Corporations, by contrast ... well, that's more complicated, but the NEC website concisely explains the issue:
Companies Can Defer Paying Taxes on Overseas Profits Until Later, While Taking Tax Deductions on Their Foreign Expenses Now: Currently, a company that invests in America has to pay immediate U.S. taxes on its profits from that investment. But if the company instead invests and creates jobs overseas through a foreign subsidiary, it does not have to pay U.S. taxes on its overseas profits until those profits are brought back to the United States, if they ever are. Yet even though companies do not have to pay U.S. taxes on their overseas profits today, they still get to take deductions today on their U.S. tax returns for all of the expenses that support their overseas investment.
And it's questionable as to whether upholding a "territorial taxation" system -- in which taxes are paid only to the jurisdictions where the money is earned -- would benefit the U.S. economy, the NEC says.
"Pure territorial taxation is a $200 billion tax incentive for increasing jobs overseas, not for creating jobs in America," Principal Deputy NEC Director Jason Furman told DailyFinance.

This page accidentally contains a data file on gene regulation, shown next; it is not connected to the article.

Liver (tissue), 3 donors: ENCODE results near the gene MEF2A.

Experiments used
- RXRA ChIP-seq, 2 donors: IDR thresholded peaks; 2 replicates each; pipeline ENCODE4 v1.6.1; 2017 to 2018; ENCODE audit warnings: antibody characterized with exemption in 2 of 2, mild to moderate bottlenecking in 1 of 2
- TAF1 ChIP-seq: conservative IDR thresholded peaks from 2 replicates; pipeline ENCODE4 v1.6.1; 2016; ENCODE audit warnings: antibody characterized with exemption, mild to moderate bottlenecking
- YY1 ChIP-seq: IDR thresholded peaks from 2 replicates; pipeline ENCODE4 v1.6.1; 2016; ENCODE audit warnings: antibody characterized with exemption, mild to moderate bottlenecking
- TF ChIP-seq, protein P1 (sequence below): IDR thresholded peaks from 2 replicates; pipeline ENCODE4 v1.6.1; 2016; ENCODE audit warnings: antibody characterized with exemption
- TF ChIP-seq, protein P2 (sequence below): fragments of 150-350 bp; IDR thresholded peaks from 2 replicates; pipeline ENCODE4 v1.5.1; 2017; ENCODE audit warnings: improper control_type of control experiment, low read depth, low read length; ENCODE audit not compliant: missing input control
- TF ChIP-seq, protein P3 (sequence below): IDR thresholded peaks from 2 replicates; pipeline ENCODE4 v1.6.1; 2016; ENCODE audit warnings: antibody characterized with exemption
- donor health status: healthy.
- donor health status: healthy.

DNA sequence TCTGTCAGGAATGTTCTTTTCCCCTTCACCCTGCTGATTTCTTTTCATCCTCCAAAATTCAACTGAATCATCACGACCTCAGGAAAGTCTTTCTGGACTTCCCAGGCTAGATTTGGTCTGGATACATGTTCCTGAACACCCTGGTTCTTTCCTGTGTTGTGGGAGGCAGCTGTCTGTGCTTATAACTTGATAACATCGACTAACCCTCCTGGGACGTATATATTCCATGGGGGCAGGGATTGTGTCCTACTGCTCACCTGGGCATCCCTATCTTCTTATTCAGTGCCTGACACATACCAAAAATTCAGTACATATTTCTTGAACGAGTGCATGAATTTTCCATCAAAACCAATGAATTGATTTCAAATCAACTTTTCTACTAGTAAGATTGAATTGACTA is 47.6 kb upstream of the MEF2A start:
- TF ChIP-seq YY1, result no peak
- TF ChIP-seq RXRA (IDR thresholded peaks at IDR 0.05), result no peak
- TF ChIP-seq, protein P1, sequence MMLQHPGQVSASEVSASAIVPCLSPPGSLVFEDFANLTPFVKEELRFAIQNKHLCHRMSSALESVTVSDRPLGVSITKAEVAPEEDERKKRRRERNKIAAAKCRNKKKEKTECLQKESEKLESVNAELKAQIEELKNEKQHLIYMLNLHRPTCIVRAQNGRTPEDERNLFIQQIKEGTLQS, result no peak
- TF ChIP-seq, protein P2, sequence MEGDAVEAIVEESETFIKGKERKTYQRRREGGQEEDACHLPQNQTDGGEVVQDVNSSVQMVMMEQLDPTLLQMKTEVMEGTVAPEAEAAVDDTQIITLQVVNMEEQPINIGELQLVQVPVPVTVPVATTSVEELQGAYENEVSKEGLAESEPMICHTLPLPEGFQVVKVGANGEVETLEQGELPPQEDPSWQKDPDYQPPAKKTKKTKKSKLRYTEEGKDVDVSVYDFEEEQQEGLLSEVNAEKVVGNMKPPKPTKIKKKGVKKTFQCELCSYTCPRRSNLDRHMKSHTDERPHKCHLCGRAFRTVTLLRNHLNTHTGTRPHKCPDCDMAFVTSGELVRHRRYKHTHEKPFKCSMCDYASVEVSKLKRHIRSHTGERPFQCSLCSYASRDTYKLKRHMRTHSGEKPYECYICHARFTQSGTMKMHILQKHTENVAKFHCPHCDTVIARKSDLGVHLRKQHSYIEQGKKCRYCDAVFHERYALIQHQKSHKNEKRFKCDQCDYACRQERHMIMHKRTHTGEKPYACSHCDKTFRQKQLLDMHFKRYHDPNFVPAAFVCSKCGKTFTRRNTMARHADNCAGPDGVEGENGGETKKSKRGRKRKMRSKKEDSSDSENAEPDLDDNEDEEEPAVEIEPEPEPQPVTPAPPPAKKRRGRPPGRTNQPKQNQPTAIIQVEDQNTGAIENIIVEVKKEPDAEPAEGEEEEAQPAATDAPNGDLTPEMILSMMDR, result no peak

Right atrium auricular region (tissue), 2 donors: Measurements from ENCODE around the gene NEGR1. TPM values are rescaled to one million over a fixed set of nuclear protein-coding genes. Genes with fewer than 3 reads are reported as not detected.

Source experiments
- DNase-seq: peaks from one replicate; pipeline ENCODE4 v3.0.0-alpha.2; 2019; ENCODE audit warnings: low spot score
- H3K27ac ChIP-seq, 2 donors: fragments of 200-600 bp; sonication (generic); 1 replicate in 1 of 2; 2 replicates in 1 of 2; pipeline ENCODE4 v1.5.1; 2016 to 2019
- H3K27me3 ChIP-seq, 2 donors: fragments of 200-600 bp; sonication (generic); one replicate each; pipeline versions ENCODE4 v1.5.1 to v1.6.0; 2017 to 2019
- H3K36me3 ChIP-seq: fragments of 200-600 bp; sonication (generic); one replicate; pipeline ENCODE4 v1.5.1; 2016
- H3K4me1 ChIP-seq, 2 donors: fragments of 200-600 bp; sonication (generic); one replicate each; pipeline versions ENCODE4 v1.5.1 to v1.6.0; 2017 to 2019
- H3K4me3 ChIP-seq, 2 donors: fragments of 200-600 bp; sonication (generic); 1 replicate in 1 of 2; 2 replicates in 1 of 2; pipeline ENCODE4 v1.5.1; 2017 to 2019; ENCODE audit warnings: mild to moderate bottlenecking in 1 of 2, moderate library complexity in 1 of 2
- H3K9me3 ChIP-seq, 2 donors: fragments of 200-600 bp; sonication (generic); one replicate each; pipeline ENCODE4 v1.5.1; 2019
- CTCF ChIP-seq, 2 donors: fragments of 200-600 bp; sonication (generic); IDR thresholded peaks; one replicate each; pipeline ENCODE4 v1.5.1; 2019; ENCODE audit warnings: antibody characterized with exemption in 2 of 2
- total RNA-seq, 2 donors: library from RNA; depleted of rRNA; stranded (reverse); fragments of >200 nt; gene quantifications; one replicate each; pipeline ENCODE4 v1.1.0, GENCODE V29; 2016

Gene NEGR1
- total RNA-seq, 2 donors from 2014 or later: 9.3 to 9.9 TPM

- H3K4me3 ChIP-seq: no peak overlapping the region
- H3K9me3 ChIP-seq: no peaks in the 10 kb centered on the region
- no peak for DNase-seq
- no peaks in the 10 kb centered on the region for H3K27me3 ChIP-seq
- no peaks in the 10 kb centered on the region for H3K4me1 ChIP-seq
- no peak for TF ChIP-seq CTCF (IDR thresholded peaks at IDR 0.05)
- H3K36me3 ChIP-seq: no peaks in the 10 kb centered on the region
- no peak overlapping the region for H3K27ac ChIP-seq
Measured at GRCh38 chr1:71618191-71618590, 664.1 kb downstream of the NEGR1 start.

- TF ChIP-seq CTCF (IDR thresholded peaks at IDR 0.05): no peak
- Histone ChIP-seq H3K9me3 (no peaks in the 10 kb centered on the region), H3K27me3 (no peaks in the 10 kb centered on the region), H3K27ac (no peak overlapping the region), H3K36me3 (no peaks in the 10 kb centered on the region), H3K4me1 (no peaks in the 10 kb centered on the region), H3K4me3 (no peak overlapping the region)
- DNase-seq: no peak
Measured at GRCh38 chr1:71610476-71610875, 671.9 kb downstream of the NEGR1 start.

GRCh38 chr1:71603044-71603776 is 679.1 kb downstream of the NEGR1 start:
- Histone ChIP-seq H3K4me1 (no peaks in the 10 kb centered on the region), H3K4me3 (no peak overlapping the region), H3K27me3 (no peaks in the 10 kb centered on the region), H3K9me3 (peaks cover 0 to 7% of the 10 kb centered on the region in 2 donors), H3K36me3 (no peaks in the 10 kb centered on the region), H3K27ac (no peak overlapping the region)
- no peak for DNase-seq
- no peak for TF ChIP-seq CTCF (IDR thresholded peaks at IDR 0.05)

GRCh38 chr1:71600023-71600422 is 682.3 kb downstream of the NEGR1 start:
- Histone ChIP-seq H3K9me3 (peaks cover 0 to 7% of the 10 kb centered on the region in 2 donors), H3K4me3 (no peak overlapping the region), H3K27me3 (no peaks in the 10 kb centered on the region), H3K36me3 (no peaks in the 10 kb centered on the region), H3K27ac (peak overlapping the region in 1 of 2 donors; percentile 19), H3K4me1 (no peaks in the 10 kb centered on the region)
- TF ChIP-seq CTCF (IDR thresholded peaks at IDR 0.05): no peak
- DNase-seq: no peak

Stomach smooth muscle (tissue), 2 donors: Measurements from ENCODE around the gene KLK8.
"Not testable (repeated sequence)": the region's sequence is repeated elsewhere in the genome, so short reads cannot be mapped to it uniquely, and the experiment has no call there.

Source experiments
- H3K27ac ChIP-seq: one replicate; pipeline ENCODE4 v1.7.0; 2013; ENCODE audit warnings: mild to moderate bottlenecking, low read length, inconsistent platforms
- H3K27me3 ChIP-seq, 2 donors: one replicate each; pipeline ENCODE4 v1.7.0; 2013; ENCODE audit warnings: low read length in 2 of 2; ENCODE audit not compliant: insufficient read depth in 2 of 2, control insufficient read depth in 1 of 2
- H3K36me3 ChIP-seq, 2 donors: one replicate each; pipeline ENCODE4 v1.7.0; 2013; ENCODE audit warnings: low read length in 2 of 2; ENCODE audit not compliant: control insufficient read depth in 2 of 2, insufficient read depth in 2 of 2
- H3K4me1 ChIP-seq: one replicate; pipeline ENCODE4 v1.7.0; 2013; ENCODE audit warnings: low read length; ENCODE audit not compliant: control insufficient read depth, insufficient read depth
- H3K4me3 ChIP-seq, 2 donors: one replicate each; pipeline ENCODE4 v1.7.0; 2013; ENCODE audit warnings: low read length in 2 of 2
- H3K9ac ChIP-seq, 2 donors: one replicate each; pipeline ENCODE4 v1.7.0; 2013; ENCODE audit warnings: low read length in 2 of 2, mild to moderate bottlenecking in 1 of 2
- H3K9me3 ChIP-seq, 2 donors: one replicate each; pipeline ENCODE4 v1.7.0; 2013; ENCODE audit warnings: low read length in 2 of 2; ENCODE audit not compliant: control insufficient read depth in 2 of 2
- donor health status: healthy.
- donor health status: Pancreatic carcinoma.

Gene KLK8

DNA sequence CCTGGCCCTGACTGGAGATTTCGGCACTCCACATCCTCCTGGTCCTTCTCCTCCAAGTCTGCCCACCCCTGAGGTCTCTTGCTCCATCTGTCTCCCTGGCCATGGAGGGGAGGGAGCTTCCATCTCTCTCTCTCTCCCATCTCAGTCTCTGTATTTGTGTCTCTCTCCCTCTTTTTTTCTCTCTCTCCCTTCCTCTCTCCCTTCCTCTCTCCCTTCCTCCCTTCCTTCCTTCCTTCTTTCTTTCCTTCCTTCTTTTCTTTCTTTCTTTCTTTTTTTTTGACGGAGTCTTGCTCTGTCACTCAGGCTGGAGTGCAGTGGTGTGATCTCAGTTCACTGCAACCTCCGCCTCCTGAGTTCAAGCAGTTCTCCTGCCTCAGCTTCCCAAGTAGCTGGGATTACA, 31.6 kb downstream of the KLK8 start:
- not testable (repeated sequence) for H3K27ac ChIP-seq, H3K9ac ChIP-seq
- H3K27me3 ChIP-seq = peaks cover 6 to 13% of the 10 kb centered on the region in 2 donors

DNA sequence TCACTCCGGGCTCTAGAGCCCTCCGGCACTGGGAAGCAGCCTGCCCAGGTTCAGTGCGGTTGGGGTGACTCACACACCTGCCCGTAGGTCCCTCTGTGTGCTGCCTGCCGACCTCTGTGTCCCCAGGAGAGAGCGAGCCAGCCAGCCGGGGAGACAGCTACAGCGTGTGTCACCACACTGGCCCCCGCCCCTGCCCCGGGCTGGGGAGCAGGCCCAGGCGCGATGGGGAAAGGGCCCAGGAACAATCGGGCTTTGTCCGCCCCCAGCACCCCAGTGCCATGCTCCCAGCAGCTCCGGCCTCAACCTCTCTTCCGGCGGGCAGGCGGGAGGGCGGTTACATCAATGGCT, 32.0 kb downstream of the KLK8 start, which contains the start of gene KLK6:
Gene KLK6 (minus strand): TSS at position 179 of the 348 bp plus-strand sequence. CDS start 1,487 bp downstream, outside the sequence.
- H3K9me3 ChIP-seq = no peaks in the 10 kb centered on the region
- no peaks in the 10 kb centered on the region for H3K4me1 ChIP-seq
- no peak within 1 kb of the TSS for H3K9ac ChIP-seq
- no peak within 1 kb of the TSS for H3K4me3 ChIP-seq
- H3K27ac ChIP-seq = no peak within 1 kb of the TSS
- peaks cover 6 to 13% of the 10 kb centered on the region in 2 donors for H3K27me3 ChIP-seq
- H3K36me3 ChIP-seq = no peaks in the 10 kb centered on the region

Right now, an American multinational corporation will pay 12% in taxes in China, for example, and nothing to the U.S. If after five years, it decides to bring those profits back to the U.S., it will pay 23% on the earnings -- equaling the top U.S. tax rate of 35%, and never exceeding it.
"The notion that there's a double tax is completely absurd," Furman said.
And in reality, the NEC says, many U.S. corporations opt for added taxing flexibility by having a subsidiary in the Cayman Islands who will own the intellectual property and allow the company to pay only 2% in taxes. Some corporations will never bring that money back to the U.S.
President Obama has proposed an international minimum tax for foreign subsidiaries of U.S. corporations -- one they'd have to pay immediately, without a deferral. In theory, that would ensure that if a company had a choice between opening a factory in Ohio or China, there wouldn't be a huge tax advantage for choosing China.
In turn, the NEC says, the money raised from the minimum tax would allow the IRS to cut the corporate tax rate to 28% overall, which would help U.S. based companies.
Beyond the Olympic games, taxation on foreign income could be a hot-button issue in another contest -- the approaching presidential election.
Romney has discussed his approval of a strictly "territorial taxation" system. The NEC argues his plan would result in 800,000 jobs created ... overseas.
The ATR wants to extrapolate the issue of how Olympians are taxed, and apply it to the larger question of how the foreign subsidiaries of U.S. corporations are. Even for U.S. athlete Marquise Goodwin, that's a long jump.